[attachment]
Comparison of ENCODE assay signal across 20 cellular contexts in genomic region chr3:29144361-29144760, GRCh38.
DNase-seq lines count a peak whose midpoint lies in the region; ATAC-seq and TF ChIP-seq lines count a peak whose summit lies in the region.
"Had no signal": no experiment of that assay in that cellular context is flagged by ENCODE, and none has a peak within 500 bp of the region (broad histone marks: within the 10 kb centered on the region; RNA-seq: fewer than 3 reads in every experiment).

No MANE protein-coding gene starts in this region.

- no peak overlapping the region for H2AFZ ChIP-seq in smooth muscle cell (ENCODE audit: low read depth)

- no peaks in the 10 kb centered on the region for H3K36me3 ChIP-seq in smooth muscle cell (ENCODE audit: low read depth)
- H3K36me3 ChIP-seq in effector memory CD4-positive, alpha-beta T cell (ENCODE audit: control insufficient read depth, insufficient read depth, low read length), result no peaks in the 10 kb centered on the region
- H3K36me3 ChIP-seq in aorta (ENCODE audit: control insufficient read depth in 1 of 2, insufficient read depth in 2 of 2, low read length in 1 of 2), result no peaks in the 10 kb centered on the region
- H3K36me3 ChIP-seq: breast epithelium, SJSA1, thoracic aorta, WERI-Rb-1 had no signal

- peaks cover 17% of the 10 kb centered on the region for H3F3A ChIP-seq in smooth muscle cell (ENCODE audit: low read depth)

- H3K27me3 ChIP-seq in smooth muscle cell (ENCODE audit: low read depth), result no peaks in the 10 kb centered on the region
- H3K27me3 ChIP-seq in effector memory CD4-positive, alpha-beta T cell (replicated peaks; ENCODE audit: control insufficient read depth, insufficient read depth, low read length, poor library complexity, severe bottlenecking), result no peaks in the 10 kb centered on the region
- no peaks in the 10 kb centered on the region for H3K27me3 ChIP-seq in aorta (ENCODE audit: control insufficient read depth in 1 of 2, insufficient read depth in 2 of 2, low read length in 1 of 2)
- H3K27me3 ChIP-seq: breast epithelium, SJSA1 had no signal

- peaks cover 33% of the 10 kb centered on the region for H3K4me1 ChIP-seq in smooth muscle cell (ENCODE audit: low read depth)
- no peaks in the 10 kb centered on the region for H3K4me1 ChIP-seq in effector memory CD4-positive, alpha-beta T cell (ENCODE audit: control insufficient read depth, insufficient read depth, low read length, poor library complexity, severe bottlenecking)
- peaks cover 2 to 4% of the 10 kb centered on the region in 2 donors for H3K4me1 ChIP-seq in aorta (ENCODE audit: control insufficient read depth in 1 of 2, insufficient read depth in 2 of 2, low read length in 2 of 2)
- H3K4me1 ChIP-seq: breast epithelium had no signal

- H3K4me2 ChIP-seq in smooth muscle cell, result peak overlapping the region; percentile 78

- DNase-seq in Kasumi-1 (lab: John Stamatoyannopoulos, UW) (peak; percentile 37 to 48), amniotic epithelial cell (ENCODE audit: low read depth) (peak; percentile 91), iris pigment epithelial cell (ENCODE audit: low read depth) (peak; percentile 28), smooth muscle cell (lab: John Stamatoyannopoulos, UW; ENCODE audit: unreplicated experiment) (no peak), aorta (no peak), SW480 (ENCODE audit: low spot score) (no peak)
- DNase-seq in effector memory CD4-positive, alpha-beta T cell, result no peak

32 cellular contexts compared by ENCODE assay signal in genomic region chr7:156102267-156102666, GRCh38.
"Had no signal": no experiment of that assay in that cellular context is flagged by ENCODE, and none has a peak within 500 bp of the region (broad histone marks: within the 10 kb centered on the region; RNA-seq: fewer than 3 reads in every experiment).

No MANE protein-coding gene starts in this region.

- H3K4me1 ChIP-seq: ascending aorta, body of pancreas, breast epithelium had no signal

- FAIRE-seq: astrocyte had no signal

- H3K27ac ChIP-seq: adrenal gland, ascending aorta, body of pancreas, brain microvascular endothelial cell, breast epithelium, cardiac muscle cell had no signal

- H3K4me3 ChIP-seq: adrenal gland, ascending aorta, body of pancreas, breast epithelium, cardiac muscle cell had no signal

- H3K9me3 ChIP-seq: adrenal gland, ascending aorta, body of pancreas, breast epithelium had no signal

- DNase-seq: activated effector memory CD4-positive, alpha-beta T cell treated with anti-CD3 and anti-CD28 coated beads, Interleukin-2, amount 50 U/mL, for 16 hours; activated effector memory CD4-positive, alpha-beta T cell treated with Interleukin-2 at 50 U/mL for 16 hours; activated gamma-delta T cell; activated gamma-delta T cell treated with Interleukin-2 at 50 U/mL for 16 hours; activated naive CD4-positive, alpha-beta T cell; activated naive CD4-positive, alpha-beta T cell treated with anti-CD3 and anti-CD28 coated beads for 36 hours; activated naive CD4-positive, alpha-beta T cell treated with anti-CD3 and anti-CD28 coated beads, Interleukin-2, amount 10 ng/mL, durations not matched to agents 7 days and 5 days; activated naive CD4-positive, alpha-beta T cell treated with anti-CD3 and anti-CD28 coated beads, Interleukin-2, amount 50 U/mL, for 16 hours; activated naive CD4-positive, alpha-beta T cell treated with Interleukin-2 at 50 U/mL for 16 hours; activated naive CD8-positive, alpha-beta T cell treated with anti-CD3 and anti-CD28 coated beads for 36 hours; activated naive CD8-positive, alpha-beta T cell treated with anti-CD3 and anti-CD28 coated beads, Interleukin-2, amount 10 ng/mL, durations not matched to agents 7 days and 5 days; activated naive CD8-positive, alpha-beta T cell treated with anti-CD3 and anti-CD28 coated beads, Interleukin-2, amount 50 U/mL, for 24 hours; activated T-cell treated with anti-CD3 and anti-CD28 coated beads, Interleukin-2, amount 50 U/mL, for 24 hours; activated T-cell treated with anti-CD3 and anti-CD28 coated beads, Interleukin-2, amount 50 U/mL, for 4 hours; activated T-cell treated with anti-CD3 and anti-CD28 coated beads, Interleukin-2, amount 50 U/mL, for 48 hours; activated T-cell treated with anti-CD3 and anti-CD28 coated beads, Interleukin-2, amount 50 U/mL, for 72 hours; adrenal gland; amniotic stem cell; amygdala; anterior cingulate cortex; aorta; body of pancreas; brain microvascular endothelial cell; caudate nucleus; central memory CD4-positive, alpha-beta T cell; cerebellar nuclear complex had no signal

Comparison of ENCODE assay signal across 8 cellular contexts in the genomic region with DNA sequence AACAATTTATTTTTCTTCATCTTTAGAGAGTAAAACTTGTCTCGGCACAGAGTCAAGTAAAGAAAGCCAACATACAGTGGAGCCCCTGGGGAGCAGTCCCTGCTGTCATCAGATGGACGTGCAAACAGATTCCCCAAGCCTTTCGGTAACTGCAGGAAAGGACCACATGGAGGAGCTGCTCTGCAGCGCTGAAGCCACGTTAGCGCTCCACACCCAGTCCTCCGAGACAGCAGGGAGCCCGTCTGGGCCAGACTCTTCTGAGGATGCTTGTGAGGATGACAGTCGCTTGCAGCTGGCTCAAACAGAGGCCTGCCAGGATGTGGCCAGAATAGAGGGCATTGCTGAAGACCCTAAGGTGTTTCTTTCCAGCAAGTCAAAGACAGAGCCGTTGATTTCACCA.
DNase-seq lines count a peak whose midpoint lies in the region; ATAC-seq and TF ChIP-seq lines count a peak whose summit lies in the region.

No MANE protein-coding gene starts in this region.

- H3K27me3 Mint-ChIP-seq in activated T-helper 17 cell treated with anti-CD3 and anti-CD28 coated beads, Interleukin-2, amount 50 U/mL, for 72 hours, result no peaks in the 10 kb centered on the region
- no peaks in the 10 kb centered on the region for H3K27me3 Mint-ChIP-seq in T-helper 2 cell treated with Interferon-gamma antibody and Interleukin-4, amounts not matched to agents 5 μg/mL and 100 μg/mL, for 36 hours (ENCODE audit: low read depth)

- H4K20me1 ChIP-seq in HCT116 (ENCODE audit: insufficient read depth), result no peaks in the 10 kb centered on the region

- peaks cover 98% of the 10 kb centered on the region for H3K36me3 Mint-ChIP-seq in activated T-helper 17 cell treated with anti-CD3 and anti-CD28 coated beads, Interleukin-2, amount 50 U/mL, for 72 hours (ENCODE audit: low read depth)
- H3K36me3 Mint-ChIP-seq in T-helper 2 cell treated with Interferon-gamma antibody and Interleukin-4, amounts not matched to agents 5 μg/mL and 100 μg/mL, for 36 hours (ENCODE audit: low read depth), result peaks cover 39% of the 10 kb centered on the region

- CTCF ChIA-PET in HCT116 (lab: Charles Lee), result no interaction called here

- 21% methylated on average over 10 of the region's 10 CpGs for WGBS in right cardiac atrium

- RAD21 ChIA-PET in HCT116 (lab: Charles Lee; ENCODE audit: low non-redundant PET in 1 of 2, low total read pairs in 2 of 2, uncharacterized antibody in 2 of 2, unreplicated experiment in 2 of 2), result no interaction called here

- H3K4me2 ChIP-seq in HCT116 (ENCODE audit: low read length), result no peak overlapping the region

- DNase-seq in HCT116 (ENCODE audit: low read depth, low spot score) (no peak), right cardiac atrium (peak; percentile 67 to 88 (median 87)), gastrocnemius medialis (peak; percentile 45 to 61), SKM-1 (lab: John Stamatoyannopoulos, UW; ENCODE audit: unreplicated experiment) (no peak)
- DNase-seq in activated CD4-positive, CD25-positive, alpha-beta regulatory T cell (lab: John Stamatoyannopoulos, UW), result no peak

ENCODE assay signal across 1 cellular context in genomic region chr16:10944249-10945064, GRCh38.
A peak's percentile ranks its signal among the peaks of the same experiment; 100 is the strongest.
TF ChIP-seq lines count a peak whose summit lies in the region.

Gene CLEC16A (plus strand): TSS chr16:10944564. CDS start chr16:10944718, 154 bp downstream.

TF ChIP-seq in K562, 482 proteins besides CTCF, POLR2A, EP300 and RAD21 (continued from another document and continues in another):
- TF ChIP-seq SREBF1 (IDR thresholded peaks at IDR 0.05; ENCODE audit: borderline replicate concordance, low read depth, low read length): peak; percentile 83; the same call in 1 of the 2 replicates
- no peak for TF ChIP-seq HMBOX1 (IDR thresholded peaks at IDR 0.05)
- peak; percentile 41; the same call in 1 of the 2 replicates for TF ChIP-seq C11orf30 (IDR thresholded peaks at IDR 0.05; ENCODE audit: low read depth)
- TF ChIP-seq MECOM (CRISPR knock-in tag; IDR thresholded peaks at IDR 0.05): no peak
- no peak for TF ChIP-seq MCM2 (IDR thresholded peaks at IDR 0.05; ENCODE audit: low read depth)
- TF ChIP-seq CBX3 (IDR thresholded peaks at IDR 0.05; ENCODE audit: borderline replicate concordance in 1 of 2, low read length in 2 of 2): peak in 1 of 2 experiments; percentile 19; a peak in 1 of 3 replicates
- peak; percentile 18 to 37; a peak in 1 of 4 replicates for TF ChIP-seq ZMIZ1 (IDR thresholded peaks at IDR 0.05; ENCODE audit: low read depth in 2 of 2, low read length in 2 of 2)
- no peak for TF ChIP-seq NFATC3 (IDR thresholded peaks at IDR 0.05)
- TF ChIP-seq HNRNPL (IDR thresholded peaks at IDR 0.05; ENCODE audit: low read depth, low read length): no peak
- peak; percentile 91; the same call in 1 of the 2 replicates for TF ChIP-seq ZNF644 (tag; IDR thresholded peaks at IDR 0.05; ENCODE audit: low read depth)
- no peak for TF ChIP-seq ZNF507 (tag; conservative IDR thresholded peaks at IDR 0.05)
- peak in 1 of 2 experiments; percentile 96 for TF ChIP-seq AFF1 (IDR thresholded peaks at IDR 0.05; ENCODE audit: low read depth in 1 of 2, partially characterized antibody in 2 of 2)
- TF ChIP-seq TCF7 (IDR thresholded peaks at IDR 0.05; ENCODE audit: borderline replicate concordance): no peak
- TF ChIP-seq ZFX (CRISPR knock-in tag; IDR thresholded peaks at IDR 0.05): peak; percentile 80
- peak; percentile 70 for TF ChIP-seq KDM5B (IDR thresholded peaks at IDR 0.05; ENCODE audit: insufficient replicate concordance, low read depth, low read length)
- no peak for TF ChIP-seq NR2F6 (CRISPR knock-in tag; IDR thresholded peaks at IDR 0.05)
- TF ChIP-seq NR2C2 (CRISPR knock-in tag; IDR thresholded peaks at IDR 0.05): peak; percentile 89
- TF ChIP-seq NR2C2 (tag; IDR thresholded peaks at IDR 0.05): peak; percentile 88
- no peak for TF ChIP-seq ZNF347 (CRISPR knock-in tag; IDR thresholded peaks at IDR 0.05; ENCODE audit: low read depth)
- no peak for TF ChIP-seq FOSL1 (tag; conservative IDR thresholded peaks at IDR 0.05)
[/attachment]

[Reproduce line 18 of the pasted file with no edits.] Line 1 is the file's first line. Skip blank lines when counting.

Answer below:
- H3K4me1 ChIP-seq: breast epithelium had no signal